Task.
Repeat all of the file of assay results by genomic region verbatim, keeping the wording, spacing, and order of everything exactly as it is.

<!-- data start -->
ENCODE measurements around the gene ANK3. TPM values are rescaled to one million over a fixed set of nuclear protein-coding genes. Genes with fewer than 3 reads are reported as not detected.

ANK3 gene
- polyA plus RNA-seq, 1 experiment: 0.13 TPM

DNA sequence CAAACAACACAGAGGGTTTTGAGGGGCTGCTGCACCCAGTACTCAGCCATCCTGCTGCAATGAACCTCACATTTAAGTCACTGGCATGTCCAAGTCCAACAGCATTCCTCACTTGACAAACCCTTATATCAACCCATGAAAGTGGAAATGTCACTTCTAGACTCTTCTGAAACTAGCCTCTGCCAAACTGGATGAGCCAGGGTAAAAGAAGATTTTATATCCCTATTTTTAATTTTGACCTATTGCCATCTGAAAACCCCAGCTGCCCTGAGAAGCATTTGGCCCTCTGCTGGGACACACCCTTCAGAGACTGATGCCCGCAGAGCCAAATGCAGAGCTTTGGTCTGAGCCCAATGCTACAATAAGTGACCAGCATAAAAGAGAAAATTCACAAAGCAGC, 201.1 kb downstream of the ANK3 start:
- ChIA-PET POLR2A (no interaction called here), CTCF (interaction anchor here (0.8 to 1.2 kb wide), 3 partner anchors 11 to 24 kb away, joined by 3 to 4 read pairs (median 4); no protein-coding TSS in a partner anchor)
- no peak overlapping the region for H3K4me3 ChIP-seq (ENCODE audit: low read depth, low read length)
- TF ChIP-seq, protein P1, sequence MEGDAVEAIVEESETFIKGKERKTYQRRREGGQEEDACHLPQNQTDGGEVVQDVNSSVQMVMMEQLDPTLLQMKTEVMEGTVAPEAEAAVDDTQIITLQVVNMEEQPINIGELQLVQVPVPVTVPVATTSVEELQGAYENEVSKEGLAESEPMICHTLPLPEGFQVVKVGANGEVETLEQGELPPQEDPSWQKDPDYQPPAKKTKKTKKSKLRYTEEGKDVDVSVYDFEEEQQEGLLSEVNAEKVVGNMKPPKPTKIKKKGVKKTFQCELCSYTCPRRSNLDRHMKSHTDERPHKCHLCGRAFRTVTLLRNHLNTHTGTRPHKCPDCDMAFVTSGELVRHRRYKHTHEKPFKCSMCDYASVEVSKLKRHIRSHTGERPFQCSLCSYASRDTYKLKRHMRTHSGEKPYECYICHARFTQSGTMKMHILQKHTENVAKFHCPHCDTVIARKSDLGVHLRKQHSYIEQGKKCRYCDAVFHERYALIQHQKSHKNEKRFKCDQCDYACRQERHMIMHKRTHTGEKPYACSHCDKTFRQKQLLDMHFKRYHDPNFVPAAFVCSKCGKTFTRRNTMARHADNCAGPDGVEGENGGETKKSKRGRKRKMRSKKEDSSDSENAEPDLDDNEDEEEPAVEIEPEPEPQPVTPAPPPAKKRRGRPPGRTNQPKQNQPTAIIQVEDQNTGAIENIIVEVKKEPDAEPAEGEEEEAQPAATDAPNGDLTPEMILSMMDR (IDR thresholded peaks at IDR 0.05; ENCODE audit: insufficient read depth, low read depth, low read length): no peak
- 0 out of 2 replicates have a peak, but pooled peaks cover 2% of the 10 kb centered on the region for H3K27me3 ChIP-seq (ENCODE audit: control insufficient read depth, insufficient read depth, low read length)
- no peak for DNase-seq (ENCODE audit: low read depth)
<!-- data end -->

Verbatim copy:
ENCODE measurements around the gene ANK3. TPM values are rescaled to one million over a fixed set of nuclear protein-coding genes. Genes with fewer than 3 reads are reported as not detected.

ANK3 gene
- polyA plus RNA-seq, 1 experiment: 0.13 TPM

DNA sequence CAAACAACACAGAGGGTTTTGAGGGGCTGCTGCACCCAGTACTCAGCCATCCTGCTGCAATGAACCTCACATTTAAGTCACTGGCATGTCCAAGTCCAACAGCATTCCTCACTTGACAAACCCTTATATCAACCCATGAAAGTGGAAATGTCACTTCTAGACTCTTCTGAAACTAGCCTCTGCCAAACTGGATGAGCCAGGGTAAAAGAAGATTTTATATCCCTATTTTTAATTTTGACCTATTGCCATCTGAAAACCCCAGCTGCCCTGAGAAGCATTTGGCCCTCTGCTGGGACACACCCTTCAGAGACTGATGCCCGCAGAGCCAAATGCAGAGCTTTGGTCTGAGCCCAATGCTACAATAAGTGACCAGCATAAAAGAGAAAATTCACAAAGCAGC, 201.1 kb downstream of the ANK3 start:
- ChIA-PET POLR2A (no interaction called here), CTCF (interaction anchor here (0.8 to 1.2 kb wide), 3 partner anchors 11 to 24 kb away, joined by 3 to 4 read pairs (median 4); no protein-coding TSS in a partner anchor)
- no peak overlapping the region for H3K4me3 ChIP-seq (ENCODE audit: low read depth, low read length)
- TF ChIP-seq, protein P1, sequence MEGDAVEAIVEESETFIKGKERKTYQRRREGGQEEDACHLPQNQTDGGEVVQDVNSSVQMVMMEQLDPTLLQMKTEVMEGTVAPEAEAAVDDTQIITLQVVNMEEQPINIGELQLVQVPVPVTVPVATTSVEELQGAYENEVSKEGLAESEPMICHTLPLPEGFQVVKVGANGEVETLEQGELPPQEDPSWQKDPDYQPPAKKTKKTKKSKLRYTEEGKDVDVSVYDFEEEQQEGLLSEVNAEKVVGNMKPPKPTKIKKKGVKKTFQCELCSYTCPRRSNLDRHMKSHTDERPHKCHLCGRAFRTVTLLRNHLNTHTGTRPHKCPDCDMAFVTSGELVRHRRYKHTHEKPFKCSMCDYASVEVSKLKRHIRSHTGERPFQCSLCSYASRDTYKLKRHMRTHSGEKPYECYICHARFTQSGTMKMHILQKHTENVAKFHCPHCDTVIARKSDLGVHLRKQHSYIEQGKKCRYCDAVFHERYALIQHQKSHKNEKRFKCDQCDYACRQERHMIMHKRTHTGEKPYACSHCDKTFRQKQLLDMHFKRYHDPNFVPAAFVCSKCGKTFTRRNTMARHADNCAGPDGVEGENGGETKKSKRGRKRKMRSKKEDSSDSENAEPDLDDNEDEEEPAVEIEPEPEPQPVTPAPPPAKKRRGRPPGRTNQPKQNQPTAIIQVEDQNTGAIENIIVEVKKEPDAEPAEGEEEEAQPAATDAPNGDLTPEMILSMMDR (IDR thresholded peaks at IDR 0.05; ENCODE audit: insufficient read depth, low read depth, low read length): no peak
- 0 out of 2 replicates have a peak, but pooled peaks cover 2% of the 10 kb centered on the region for H3K27me3 ChIP-seq (ENCODE audit: control insufficient read depth, insufficient read depth, low read length)
- no peak for DNase-seq (ENCODE audit: low read depth)